Immigrant entrepreneur realizes American dream through restaurant success

Immigrant entrepreneur realizes American dream through restaurant success

Submitted by Jayne Armstrong | Director, U.S. Small Business Administration – Iowa District

El Fogon is widely recognized for its authentic Mexican cuisine, drawing a packed house of locals and visitors for lunch and dinner from as far away as Arizona, California and New Mexico. Favorites include made-to-order guacamole, chorizo and tortillas. The authenticity is not surprising since the restaurant is named after a fogon, a fire pit that is the central focus of Mexican kitchens.

Plascencia financed her second restaurant venture through a U.S. Small Business Administration guaranteed loan from Bankers Trust. The financing covered the business startup costs, including renovations and equipment purchases. She credits a strong banking relationship with the local community bank for giving her the support she needed to start and grow her business.

The SBA is often seen as one of the best-kept secrets in the federal government. The federal agency empowers entrepreneurs by helping small businesses start, grow, expand and recover from natural disasters. While most entrepreneurs know it for its lending programs, the SBA also offers counseling, training, advocacy, government contracting, disaster assistance and innovation programs and services.

Plascencia encourages other small business owners to step out of their comfort zone and recognize the importance of these business resources and relationships.

“”You never know what you are capable of until you do it,”” she said. “”Take the risks and have faith, especially when others believe in you and your dream.””

Small business success wasn’t immediate for Plascencia. She originally came to America to finish her college education. She married, started a family and became a citizen along the way. She developed the strong work ethic required of entrepreneurs, especially in the restaurant industry, by working long hours as a server in several restaurants.

A few years later, as a divorced, single mother of two daughters, she experienced the ups and downs of starting over on her own. The tough economic times only made her stronger and gave her the thicker skin she would need as an entrepreneur.

While working at El Charro — now Los Charros in Ankeny — she remarried and had a third daughter. Like many women entrepreneurs, Plascencia wanted to inspire her daughters to follow their dreams. When an opportunity presented itself to purchase the restaurant in 2014, she borrowed from friends and family to make it reality.

While the restaurant was successful, she learned a lot of lessons in her early years as a business owner. First and foremost, she is no longer afraid to ask for help when she needs it. She also learned how to say “”no”” more often and to be a stronger negotiator. She eventually sold Los Chorros to her manager and business partner before starting El Fogon on Eighth Street in West Des Moines.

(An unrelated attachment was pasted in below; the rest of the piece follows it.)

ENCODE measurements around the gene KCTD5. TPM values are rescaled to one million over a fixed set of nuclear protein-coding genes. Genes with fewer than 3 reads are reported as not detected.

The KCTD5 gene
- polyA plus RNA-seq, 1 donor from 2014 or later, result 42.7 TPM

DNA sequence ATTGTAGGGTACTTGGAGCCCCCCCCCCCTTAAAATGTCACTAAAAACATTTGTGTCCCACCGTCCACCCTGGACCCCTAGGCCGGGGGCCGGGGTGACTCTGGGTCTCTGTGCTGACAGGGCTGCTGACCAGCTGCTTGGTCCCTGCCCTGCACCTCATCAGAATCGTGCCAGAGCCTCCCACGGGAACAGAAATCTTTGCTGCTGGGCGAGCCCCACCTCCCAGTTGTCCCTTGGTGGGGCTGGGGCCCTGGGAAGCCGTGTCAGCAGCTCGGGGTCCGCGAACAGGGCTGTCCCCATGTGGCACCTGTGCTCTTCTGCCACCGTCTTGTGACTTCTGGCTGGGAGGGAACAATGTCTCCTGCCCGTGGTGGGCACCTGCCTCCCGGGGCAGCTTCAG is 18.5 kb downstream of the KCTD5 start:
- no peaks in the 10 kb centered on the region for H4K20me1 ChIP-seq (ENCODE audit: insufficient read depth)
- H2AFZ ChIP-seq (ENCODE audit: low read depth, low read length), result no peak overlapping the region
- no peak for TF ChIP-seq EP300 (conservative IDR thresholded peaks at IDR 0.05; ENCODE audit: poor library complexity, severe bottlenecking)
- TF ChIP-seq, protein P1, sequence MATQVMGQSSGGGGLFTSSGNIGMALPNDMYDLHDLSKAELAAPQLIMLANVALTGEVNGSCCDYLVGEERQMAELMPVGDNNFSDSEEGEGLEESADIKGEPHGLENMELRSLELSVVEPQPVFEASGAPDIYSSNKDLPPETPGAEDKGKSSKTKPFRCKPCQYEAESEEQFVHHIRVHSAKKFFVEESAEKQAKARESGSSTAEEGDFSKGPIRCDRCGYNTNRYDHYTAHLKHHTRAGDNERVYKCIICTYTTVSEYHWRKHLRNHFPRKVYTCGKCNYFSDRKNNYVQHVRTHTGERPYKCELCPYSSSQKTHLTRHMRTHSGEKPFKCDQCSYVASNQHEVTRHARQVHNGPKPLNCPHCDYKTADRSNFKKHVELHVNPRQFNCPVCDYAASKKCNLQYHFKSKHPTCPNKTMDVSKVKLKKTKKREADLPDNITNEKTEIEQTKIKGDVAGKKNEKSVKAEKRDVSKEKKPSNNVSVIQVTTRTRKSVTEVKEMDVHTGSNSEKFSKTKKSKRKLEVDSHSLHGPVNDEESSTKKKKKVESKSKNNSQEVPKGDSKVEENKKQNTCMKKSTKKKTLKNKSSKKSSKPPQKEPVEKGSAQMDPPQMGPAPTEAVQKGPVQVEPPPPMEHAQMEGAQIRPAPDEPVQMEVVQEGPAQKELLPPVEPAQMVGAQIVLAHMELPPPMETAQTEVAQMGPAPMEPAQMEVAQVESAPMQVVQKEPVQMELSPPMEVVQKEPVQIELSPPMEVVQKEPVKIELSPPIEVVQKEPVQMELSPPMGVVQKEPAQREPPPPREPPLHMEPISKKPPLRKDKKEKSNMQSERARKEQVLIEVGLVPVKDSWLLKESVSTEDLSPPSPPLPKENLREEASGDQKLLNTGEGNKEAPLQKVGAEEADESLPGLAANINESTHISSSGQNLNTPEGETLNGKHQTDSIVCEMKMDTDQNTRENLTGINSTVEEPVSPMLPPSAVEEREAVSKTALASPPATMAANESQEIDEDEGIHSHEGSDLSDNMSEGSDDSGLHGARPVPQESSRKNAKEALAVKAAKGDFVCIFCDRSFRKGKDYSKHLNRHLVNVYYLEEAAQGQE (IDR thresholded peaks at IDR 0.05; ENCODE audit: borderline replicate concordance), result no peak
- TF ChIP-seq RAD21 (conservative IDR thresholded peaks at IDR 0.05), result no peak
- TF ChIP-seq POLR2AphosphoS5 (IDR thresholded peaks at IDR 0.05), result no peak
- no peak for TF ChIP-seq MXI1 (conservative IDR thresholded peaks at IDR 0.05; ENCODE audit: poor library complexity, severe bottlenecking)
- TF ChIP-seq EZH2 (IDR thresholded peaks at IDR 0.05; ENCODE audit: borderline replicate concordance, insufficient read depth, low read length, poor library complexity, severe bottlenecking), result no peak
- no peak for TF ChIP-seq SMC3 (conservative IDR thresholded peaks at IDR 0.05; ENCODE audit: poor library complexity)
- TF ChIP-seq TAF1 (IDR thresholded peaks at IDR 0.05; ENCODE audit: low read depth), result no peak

Plascencia researched and took advantage of many available small business resources along the way. She participated in the Greater Des Moines Partnership’s Latina Leadership Initiative, where she strengthened her networking, negotiating and leadership skills.

She also received counseling and training assistance through SBA resource partners, including the Des Moines Chapter of SCORE and the Women’s Business Center, now hosted by the Iowa Center for Economic Success, as well as the SBA’s online training center, which features thousands of online classes. She credits the Women’s Business Center for helping her finesse her business plan and SCORE mentors for providing honest advice on what the banks look for in financing small businesses.

Family is the central theme of El Fogon’s success. Plascencia’s husband, Said Pineda, plays a critical role as the primary cook and sounding board for business decisions. Her mother also is there every step of the way helping to take care of her daughters. Manager Marco Romo and his wife, Carrie, also have played a major role in the restaurant’s operations and marketing efforts that they have become part of the family.

It is not surprising that she also built a loyal workforce of 18 employees due to her ability to empathize as a former server and single mother working long hours in the restaurant industry. She also credits her employees for the restaurant’s popularity based on its reputation for outstanding food and customer service.

Plascencia has overcome a lot of obstacles on her way to achieving the American Dream. Her years of hard work and perseverance are finally paying off.

Jayne Armstrong is the district director of the U.S. Small Business Administration’s Iowa District Office with offices in Des Moines and Cedar Rapids. The SBA resource network includes 15 Small Business Development Centers, eight SCORE chapters, the Women’s Business Center and the Veteran’s Business Outreach Center servicing Iowa’s small business community. Contact her via email.

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